Linux security: Reviewing log files

Linux security: Reviewing log files

Log files are the precious collection of system events. Still many people don’t use them, until it is really needed. Let’s go from the reactive use of log files to a proactive stance.

The Logging Dilemma

Capturing events helps in troubleshooting. By defining what events are ignored and which ones are logged, we get a quick overview on the status of a system. The dilemma is usually in how much logging is enough to get a fair picture and when is it too much. Too less and you lose valuable information, too much and information is hard to find.

What to capture

Depending on the goal of the machine, it helps to create a small matrix with the main services running on the system. Then define what the bare minimum information is required per service to be logged. For example when running nginx, you might want to log all major events of nginx itself (crashes, configuration errors), while limiting debug information. Additionally you want to define per website a log file to capture access requests for data analysis purposes. One log file for the errors (per website) for troubleshooting and optimizing the particular website.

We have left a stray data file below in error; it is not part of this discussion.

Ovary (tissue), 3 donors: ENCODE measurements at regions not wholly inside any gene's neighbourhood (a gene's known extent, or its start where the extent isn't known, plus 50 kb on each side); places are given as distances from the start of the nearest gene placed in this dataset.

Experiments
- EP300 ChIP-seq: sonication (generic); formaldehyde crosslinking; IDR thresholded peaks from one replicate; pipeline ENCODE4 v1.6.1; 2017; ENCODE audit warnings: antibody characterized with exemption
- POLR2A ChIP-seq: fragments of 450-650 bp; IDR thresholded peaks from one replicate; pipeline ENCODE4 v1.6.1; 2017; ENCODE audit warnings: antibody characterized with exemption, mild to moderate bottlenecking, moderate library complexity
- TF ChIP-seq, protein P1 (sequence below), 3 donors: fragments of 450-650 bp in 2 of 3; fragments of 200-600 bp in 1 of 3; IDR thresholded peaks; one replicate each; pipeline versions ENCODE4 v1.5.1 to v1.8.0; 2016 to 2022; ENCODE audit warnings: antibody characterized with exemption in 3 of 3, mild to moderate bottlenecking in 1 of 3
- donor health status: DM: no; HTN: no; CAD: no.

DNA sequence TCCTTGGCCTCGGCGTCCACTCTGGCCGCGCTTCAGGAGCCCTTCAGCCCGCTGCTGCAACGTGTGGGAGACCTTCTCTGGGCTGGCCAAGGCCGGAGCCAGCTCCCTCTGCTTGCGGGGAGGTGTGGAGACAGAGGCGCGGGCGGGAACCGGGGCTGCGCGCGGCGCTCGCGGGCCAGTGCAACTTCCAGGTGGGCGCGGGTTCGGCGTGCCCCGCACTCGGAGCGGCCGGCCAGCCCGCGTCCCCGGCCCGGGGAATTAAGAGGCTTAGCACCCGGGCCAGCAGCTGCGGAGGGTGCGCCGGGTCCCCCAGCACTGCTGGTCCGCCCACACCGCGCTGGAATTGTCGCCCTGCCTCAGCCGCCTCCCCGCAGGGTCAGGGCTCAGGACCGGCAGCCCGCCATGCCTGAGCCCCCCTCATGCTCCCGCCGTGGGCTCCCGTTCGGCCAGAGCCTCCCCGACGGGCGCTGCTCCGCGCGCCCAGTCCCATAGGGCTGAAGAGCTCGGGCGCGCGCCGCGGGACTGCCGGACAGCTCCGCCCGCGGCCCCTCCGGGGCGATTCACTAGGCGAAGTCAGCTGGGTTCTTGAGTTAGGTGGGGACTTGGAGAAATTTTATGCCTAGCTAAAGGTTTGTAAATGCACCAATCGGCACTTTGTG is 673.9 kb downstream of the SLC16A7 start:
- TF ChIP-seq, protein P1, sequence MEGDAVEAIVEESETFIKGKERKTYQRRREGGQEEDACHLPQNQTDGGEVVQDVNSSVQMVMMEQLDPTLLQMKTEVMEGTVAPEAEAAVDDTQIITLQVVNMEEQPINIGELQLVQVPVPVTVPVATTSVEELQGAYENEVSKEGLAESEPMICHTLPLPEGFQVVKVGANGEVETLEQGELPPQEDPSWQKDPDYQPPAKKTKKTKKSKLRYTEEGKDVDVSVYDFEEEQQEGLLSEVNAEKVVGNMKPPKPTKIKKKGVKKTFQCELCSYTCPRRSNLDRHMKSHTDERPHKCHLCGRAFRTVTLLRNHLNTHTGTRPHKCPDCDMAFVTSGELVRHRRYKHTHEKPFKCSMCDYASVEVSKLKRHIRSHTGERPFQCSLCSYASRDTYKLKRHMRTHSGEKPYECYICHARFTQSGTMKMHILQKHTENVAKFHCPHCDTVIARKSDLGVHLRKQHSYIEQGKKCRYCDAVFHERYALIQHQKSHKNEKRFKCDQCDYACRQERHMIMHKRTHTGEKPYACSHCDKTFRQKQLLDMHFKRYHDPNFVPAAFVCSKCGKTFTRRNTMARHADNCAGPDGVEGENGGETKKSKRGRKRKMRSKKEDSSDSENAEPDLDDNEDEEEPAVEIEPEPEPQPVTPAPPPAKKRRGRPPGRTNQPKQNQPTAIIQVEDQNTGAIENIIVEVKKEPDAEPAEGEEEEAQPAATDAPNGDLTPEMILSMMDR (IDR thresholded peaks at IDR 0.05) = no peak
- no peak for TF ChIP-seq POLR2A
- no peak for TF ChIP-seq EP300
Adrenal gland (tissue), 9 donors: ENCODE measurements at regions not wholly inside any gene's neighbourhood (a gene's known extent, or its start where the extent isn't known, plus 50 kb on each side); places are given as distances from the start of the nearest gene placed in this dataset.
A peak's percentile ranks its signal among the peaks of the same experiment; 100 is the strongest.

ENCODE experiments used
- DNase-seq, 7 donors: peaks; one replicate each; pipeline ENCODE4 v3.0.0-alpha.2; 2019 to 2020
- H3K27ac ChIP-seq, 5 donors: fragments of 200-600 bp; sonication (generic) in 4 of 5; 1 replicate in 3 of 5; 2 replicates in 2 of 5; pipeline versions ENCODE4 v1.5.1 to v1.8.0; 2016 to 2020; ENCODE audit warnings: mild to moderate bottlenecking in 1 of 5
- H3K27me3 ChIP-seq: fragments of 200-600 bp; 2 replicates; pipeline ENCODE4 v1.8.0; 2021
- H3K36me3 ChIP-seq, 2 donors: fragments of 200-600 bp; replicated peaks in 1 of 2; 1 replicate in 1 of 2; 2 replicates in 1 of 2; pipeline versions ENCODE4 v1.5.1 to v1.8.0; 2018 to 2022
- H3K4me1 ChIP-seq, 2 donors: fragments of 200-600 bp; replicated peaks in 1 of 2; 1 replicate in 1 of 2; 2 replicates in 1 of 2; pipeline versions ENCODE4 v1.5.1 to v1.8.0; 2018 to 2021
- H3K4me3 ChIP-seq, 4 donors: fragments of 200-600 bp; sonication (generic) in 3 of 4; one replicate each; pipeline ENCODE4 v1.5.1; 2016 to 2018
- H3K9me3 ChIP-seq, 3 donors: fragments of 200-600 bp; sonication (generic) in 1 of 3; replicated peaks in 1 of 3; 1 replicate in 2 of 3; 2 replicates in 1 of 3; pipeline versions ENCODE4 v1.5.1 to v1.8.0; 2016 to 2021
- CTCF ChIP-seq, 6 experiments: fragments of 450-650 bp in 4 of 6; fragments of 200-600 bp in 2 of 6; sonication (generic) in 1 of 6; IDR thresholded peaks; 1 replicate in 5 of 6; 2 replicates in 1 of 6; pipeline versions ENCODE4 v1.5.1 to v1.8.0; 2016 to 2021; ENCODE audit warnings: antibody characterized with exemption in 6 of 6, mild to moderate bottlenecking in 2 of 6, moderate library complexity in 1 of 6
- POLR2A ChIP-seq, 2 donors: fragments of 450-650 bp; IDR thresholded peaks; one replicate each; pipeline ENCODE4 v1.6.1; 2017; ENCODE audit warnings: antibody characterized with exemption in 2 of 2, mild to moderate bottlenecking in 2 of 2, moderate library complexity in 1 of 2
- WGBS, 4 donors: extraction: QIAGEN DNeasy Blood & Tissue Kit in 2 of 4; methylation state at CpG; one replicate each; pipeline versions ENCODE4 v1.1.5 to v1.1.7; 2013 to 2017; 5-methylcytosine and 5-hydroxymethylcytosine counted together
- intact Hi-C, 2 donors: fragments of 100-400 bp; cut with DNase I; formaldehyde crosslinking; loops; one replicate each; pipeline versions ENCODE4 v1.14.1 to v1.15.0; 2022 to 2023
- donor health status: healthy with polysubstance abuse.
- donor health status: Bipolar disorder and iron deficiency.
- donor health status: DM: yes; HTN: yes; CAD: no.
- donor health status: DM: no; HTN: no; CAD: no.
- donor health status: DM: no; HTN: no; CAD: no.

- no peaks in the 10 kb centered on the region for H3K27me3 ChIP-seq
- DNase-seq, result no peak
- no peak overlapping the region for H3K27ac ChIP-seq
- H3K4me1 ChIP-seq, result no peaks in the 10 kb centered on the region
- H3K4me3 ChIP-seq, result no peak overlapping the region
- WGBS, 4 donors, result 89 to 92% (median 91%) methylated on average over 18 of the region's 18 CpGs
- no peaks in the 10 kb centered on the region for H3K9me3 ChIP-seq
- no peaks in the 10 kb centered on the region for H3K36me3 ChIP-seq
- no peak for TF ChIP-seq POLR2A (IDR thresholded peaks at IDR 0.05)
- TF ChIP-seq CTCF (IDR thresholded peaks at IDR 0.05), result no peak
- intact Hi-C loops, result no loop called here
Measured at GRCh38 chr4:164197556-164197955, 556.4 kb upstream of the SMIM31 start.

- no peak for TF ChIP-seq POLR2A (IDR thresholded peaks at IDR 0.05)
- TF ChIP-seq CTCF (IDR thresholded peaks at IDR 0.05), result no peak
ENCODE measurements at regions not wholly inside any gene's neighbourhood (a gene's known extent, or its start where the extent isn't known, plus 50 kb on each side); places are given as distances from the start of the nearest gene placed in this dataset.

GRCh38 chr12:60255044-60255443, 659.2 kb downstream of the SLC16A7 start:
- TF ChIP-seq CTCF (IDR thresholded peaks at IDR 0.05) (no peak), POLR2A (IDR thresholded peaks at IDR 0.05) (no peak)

Looking for the needle

Log files are usually simple text based files. With your favorite text manipulation tools (e.g. grep, awk, sed) you can quickly search through log files and find the events you are looking for.

Log files and Automation

The handling of log files can be automated fairly easy. Yet there are some options to consider:


  • Keep all log files local
  • Store local and send to remote syslog host
  • Log events to SIEM solution

Data handling:

  • Store as-is
  • Store and forward data with filtering

With rsyslog you can directly filter events and store them in separated files. This makes reviewing logs much easier. Tools like logcheck, swatch and logwatch may be helpful as well for monitoring logs and filtering out “noise”.

One more thing...

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